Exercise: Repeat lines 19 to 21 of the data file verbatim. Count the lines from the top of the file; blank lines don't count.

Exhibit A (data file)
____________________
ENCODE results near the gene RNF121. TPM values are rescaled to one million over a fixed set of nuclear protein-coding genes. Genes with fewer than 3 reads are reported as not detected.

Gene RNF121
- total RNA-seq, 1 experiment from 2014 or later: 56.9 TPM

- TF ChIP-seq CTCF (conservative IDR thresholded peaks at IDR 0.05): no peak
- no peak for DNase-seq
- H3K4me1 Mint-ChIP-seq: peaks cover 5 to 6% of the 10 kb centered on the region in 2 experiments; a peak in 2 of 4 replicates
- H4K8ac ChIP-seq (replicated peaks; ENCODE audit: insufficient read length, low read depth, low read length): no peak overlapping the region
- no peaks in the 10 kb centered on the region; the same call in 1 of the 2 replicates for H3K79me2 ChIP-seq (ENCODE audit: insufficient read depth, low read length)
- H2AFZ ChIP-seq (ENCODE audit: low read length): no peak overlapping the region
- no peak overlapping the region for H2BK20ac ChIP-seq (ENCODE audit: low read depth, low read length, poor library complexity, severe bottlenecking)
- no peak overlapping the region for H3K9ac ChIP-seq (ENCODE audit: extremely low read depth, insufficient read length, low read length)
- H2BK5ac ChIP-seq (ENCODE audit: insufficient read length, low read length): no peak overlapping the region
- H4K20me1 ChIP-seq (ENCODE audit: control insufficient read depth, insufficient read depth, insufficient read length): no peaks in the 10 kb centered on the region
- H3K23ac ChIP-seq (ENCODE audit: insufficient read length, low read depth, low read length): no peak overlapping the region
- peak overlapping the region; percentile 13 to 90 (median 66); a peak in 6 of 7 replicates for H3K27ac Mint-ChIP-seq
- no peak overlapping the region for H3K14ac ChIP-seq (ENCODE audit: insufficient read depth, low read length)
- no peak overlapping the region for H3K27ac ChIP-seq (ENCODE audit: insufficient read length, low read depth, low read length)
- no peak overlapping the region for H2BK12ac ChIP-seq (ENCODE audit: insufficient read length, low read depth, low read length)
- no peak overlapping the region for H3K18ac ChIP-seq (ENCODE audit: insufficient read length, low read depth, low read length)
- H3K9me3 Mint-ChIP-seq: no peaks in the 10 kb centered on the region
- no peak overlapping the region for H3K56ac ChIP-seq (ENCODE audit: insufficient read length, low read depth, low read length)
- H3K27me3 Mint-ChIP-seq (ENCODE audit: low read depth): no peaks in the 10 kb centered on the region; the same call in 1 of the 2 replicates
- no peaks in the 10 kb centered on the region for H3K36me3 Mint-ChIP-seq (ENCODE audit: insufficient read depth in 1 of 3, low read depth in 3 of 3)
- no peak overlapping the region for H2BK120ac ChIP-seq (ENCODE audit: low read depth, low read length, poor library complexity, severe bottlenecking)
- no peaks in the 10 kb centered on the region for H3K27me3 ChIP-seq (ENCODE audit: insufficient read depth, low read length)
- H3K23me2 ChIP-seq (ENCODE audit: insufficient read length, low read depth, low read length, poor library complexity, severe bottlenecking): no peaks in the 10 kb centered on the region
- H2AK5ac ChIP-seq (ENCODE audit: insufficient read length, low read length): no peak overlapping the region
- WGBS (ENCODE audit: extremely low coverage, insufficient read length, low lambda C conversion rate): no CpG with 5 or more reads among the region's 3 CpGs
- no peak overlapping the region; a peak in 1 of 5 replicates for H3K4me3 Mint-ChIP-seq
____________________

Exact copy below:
- no peak overlapping the region for H3K18ac ChIP-seq (ENCODE audit: insufficient read length, low read depth, low read length)
- H3K9me3 Mint-ChIP-seq: no peaks in the 10 kb centered on the region
- no peak overlapping the region for H3K56ac ChIP-seq (ENCODE audit: insufficient read length, low read depth, low read length)